One hundred years ago, management pioneer Mary Parker Follett wrote that “Unity, not uniformity, must be our aim. We attain unity only through variety. Differences must be integrated, not annihilated, not absorbed.” Her words ring true today as we dance between complexity and order. How can we achieve unity through variety and the integration of our differences? We can start by better understanding alignment.
What is workplace alignment? The recently published MirrorMirror white paper states that alignment is “a shared understanding between people” and that alignment leads to engagement, collaboration, and effectiveness.
“Alignment is not people ‘thinking the same thing’, it is compatibility – making room for differences and challenge, new ideas and change.”
Some of the underlying causes of misalignment include people saying yes but not taking action, teams making conflicting actions, and disconnects between functions or departments. While diversity is a positive attribute of any organization, it can lead to misunderstandings, and management direction is not sufficient to ensure alignment. People have to trust and understand each other without management interventions.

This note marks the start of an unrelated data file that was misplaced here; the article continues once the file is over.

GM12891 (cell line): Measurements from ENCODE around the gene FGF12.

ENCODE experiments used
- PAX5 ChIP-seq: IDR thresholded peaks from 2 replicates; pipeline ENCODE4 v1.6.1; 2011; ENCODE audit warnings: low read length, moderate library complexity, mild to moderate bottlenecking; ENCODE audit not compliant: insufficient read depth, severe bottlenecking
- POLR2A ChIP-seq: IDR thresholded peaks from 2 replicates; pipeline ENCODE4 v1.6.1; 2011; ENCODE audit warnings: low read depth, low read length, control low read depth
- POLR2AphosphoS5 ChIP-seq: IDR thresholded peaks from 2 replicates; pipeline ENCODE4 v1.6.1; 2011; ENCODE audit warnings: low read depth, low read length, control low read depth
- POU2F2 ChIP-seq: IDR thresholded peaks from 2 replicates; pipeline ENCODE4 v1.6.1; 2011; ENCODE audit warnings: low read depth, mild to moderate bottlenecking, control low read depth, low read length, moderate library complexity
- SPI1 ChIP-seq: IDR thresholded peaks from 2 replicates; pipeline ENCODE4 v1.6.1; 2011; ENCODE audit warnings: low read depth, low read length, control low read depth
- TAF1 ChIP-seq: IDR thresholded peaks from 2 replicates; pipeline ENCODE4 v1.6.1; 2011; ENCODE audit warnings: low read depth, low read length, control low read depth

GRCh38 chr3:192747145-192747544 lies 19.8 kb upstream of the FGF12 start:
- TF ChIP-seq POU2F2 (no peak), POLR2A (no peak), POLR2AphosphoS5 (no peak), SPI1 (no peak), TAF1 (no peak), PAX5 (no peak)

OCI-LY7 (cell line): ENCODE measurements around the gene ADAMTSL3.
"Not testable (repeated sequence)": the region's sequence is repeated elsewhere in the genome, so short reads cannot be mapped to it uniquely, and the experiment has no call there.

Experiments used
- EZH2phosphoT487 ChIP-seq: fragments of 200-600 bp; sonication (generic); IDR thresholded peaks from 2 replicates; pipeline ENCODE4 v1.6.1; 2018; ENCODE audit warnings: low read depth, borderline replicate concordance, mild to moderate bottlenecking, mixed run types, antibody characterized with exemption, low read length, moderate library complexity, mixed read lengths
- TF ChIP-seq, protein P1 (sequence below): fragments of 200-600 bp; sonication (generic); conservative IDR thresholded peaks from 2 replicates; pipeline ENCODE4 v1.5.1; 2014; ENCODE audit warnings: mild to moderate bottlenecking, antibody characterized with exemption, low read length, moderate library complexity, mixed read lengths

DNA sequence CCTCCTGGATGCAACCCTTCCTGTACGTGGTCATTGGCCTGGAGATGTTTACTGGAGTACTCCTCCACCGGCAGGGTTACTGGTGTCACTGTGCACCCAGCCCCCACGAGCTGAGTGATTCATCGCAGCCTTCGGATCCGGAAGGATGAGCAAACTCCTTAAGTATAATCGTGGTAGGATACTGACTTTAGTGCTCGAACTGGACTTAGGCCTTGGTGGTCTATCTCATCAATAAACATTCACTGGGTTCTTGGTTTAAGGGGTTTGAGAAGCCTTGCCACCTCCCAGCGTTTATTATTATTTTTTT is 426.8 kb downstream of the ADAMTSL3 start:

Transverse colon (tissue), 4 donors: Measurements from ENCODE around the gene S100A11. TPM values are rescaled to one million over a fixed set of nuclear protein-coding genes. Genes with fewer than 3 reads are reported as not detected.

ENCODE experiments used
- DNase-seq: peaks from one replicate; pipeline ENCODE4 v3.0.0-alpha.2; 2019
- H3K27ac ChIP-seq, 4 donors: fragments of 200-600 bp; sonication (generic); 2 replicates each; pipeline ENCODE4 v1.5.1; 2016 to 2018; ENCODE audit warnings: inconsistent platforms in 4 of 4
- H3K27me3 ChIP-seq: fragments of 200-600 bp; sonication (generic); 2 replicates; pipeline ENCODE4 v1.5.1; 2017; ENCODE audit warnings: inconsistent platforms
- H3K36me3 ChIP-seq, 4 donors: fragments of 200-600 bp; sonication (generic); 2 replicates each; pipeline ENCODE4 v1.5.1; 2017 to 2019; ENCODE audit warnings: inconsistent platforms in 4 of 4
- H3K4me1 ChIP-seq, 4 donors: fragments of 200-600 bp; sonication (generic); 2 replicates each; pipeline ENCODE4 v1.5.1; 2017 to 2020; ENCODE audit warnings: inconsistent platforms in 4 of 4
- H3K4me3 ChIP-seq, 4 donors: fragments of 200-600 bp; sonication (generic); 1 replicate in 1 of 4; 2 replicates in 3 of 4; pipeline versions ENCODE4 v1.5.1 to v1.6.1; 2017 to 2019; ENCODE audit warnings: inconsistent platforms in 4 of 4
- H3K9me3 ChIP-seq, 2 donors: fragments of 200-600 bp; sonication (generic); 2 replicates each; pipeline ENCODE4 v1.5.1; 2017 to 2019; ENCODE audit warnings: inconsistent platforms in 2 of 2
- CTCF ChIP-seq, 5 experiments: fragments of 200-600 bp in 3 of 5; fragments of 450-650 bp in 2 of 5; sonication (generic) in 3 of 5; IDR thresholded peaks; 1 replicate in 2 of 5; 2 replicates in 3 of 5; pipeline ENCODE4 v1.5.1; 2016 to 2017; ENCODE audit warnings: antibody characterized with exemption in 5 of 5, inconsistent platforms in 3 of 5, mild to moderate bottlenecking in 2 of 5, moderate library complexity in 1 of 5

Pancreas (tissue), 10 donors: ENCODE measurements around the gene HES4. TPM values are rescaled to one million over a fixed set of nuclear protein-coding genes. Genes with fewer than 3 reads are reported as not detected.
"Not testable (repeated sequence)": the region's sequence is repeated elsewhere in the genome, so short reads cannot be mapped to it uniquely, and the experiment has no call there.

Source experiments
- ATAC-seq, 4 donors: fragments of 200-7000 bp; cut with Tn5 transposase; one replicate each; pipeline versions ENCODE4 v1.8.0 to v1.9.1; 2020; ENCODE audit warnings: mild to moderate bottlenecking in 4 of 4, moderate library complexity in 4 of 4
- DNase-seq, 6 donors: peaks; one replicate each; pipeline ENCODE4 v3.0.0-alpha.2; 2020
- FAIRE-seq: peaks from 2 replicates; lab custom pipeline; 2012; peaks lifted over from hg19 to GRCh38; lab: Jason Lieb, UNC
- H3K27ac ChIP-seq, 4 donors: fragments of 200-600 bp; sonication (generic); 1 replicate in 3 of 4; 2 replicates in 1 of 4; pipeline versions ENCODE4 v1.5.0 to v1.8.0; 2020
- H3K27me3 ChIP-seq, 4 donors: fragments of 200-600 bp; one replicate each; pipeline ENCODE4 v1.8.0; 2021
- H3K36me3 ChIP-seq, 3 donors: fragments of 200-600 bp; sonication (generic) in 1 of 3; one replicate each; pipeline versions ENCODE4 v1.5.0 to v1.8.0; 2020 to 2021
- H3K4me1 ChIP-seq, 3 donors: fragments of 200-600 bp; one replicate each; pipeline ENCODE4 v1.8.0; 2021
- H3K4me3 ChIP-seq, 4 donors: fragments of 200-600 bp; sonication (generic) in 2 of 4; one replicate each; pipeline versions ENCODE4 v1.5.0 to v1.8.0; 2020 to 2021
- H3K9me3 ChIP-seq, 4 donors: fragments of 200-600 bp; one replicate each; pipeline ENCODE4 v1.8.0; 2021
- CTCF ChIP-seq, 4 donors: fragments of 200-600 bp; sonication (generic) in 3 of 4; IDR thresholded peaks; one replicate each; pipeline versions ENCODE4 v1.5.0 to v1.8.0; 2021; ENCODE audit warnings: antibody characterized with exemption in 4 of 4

“Researchers have found that alignment includes shared understanding and team behaviours. They found that you cannot tell people to align.
People need to make sense of things on their own terms. They need to internalize meaning as relevant to their own context, through a common language with others.”
The MirroMirror method uses surveys, interviews, and discussions to help teams see themselves ‘in the mirror’. It is a non-judgemental approach. The alignment report is a starting point for teams to make changes to their strategy, learning, and support services.
While the survey is just the start of any performance improvement initiative, it helps to create a shared understanding of the current situation.
Disclosure: I am trained to facilitate MirrorMirror alignment surveys.